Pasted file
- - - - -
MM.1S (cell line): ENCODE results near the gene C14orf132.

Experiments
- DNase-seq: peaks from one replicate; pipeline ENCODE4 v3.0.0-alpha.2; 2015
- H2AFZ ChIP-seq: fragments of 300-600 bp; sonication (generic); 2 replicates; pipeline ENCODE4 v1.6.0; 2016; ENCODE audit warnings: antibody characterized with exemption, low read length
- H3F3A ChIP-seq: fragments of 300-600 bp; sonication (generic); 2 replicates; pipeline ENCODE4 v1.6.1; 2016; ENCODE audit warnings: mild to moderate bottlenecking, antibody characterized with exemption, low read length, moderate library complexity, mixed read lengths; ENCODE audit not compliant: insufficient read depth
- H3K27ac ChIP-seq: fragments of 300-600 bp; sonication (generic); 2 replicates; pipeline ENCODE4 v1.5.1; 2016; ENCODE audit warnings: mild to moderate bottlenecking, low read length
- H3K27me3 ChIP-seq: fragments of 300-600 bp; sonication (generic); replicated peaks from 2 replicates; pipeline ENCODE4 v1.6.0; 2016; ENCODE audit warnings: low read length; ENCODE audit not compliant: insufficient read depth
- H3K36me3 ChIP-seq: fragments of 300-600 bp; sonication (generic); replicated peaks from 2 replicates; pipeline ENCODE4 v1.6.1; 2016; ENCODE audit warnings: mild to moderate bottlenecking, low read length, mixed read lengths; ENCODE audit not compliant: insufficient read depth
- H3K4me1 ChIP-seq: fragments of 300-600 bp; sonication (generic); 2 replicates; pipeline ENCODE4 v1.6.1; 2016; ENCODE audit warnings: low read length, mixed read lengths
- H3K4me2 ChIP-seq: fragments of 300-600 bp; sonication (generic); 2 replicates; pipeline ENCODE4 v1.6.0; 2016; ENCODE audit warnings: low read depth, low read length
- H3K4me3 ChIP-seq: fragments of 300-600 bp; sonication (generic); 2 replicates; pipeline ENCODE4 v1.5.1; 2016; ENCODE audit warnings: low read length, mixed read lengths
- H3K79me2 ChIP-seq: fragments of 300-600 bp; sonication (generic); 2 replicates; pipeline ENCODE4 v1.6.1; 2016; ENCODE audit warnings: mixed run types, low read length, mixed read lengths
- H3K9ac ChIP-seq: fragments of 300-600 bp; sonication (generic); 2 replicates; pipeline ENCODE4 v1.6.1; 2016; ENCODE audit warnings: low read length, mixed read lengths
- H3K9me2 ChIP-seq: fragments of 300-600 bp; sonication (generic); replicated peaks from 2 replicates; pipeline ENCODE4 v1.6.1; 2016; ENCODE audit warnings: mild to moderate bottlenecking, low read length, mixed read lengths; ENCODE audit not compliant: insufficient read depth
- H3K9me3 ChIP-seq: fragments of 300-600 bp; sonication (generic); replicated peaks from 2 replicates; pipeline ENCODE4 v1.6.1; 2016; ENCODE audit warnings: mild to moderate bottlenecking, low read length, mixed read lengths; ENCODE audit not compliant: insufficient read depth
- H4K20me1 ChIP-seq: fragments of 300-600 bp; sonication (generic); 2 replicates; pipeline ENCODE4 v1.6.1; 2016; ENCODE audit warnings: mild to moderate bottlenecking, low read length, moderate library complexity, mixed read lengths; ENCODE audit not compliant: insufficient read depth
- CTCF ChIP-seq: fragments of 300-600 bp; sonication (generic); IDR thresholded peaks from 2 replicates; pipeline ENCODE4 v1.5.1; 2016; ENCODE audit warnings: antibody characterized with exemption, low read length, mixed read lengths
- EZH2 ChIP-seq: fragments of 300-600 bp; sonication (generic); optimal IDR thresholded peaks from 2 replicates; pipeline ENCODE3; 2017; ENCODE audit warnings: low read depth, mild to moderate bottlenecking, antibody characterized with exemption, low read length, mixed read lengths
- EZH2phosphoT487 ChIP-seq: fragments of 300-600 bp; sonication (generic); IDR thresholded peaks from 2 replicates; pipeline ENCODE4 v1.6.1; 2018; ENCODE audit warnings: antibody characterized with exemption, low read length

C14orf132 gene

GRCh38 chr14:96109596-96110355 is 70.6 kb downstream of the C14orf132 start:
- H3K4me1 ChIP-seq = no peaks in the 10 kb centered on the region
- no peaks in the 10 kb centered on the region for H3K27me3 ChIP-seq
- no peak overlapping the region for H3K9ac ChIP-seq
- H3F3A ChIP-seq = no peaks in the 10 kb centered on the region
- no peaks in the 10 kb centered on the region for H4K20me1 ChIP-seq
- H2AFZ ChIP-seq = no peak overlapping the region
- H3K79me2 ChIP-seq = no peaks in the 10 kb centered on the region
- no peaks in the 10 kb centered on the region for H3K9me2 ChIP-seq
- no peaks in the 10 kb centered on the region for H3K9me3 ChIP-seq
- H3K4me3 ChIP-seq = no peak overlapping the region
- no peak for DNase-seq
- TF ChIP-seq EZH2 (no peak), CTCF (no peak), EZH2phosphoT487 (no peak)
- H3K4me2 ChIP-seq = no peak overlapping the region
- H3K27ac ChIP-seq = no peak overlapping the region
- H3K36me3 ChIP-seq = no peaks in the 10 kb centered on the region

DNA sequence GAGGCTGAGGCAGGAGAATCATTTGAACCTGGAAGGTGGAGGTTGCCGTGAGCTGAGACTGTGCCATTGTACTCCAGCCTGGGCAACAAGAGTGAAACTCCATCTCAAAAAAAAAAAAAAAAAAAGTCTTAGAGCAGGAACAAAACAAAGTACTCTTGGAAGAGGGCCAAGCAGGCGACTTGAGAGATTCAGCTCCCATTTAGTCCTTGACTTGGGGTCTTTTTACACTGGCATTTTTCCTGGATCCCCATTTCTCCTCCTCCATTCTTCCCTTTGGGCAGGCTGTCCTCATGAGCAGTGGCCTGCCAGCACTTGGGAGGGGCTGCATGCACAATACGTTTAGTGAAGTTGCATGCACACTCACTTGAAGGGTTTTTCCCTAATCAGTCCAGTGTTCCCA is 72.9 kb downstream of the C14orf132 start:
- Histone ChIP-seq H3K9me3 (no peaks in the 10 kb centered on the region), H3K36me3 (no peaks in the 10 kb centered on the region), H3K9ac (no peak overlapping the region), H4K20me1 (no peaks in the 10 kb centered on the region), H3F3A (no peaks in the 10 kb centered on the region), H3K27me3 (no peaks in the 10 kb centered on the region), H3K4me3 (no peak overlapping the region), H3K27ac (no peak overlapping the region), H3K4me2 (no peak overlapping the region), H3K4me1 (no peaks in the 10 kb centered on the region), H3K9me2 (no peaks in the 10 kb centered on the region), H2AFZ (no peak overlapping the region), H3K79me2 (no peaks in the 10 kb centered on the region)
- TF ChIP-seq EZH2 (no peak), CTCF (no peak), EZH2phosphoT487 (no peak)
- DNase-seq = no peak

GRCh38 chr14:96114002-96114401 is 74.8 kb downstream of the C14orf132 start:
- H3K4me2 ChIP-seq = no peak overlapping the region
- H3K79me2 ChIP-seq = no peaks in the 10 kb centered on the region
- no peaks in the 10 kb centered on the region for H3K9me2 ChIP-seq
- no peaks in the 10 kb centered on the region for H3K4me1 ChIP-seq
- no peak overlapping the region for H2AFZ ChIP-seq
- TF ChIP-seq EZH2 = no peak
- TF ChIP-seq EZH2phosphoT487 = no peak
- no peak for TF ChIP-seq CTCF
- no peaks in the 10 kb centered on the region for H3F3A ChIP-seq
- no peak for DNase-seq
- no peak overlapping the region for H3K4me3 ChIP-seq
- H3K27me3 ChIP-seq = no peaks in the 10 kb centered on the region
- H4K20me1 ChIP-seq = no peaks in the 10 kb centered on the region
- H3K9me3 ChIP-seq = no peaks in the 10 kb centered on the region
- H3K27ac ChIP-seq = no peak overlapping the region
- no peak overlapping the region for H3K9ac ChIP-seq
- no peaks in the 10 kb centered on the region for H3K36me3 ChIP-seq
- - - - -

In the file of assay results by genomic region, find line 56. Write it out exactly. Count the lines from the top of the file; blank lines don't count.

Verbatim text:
- H3K27ac ChIP-seq = no peak overlapping the region